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COVID Restrictions: Newsom Announces Regional Stay-At-Home Order For Areas With Low ICU Capacity

CBS San Francisco Staff Report

SACRAMENTO (CBS SF) -- On the heels of a record day of new COVID cases, Gov. Gavin Newsom Thursday announced a new regional stay-at-home order tied to the ICU rates in a given region that will require many businesses to shut down.

Previously, the state has set restrictions based on county COVID case rates and hospitalizations. Alameda, San Francisco, Santa Clara, Contra Costa, San Mateo, Napa, Sonoma and Solano counties are all currently in the Purple Tier while Marin remained in the Red Tier as of Wednesday.

The new restrictions will be based on ICU capacity and tied to hospital regions. If a region falls below 15 percent available ICU capacity, it will get tougher restrictions with a three-week stay-at-home order.

According to Newsom, after the minimum three weeks, the order could be lifted if a region's projected ICU capacity meets or exceeds 15 percent. The region's projected ICU capacity would be reassessed weekly if it has not met that threshold after the third week.

The current ICU capacity projections for the different hospital regions in the state anticipate much of California will fall below the 15 percent ICU capacity within the next week, impacting greater Sacramento, Northern California, the San Joaquin Valley and Southern California by early December.

CA hospital regions
California hospital region map

The Bay Area, which has fared better in terms of case numbers despite most of the region being in the purple tier, is projected to fall below the 15 percent ICU capacity threshold by mid-to-late December.

The governor said that state health officials had long discussions with with economic and business advisors to arrive at the latest framework for the stay-at-home order.

"Our experts and advisors are ample," he said. "We've been reaching out across the spectrum for a number of days now for valuable insight and valuable consideration that we put into play."

Newsom also outlined what businesses would be required to close for regions under the three-week stay-at-home orders.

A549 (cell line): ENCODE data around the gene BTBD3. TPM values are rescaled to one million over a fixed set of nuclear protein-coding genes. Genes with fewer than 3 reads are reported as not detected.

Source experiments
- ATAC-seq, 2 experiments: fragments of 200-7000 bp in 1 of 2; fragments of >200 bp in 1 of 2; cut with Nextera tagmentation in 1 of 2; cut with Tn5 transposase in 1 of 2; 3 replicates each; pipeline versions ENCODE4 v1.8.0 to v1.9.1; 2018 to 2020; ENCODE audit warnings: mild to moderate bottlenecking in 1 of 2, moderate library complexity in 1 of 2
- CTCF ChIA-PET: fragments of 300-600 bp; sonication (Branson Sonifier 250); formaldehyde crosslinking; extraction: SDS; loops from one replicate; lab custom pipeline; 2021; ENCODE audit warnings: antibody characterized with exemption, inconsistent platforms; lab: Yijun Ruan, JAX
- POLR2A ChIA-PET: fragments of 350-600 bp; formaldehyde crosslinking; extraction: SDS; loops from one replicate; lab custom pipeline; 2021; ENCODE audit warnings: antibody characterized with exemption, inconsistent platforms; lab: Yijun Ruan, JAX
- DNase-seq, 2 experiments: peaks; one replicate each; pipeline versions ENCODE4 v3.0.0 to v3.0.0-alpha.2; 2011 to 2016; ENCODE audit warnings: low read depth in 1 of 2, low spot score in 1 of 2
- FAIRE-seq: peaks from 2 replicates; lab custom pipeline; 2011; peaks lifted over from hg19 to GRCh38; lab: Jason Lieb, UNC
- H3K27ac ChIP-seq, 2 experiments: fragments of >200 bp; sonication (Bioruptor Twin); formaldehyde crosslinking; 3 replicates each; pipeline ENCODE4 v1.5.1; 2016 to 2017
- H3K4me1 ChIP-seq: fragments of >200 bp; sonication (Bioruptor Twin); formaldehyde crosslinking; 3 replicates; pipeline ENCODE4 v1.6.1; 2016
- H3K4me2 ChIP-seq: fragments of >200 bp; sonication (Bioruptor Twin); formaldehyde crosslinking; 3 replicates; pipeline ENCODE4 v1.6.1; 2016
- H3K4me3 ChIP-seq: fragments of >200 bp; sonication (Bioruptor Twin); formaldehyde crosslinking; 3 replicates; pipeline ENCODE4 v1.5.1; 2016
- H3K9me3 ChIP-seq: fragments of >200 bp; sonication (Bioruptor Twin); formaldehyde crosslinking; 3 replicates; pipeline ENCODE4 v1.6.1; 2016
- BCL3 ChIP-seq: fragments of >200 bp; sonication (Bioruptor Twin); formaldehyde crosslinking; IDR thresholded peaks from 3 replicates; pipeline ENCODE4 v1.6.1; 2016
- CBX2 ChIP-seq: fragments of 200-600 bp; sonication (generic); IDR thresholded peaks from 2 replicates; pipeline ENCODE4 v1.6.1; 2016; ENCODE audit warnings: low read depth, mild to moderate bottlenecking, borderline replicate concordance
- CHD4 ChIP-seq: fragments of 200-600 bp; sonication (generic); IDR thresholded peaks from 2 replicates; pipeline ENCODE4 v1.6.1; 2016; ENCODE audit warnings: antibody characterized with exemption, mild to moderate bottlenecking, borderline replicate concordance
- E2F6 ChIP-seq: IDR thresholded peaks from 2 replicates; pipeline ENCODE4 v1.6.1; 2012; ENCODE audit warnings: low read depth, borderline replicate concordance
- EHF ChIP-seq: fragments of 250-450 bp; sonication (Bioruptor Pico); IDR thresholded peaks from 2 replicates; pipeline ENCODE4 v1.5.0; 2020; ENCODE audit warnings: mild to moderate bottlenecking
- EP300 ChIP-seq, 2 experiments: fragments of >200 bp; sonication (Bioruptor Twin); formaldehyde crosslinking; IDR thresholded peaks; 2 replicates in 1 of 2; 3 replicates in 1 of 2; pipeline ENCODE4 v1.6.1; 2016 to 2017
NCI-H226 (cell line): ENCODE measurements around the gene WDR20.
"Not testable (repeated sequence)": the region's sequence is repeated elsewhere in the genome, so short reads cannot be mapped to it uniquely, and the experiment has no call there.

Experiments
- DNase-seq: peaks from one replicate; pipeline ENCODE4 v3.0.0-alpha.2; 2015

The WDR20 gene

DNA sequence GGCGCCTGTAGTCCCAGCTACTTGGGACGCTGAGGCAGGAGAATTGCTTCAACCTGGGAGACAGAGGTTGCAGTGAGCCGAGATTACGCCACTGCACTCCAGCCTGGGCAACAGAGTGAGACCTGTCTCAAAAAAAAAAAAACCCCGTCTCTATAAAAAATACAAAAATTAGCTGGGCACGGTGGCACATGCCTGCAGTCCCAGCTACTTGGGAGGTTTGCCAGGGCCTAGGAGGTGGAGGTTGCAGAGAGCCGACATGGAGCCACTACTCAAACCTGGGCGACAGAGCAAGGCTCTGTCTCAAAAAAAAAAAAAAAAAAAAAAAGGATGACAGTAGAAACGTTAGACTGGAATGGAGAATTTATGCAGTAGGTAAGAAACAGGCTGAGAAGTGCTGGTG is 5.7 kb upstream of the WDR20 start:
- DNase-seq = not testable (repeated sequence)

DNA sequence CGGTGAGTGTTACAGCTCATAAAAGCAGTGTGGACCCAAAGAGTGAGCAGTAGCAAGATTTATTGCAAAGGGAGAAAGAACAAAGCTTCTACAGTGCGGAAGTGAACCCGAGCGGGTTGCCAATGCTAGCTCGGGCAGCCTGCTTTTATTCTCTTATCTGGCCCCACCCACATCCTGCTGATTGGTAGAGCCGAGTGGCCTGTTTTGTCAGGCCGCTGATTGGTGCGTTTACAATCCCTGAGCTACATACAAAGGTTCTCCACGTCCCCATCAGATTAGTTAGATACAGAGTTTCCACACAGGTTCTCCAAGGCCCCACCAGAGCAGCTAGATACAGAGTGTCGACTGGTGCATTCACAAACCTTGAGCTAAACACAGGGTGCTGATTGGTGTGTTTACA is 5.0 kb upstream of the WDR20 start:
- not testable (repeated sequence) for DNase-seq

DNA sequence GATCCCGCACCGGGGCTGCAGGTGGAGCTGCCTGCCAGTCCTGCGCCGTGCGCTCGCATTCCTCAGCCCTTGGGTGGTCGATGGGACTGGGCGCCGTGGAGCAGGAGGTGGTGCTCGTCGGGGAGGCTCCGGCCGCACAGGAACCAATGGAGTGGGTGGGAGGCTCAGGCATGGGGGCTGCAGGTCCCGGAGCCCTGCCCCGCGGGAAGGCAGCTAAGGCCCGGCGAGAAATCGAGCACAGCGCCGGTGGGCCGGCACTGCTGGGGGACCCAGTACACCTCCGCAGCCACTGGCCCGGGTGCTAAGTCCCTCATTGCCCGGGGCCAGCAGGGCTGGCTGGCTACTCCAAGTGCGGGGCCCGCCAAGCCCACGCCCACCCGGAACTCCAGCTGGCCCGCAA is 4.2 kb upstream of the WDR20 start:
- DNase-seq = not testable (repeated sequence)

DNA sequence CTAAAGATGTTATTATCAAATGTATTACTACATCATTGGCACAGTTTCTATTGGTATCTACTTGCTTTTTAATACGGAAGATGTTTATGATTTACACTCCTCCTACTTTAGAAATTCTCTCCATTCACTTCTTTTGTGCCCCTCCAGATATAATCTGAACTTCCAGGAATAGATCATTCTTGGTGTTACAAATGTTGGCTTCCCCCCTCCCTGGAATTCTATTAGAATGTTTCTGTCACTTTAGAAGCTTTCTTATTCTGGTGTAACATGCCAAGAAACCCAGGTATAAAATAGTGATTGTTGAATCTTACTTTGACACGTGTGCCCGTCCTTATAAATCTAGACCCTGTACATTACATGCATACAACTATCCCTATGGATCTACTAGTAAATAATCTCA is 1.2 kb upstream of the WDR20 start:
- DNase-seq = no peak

"When the region is placed in the stay-at-home category, the bars, wineries, personal services, hair salons and the like will be temporarily closed for that three-week period," said Newsom.

Indoor and outdoor playgrounds, museums, zoos, and aquariums, movie theaters and family entertainment centers will also be required to close under the new restrictions.

Newsom said that the sectors that will remain open when a region is placed under the regional stay-at-home order include the following:

  • Schools that have received a waiver
  • Critical infrastructure
  • Retail (20 percent capacity to reduce exposure)
  • Restaurants (take-out and delivery)
  • Places of worship will only be allowed to hold outdoor services

The governor acknowledged the difficulties that businesses, particularly restaurants retail, were enduring with the pandemic restrictions and would face again with the new order.

"As a restauranteur myself who quite literally started out of college, started a little retail business and a restaurant, I deeply empathize," Newsom said.

Newsom additionally announced that the state would temporarily restrict all non-essential travel statewide.

Newsom also noted the importance of staying active and maintaining connections during the stay-at-home order. He encouraged residents to stay connected with friends and family virtually.

He also stressed the importance of exercise and getting outdoors.

"Here is what we want to emphasize. None of us are naïve, I am certainly not, of the mental stress that all of us are under. Not just the financial distress that many are under, and more still with this stay at home order. But we want to encourage activity. Activity, again, that is focused, not indoors, not in congregant facilities, not where there is a tremendous amount of mixing, but outdoors," said Newsom. "We encourage you to take your dog out for a walk, we want you to exercise and go for a run with a partner in your household. Go sledding, these outdoor activities in the winter, a walk on the beach our out in our state parks, or the local parks, as appropriate."

Newsom reiterating that the restrictions are temporary, especially with the availability of a COVID vaccine coming in the next few months.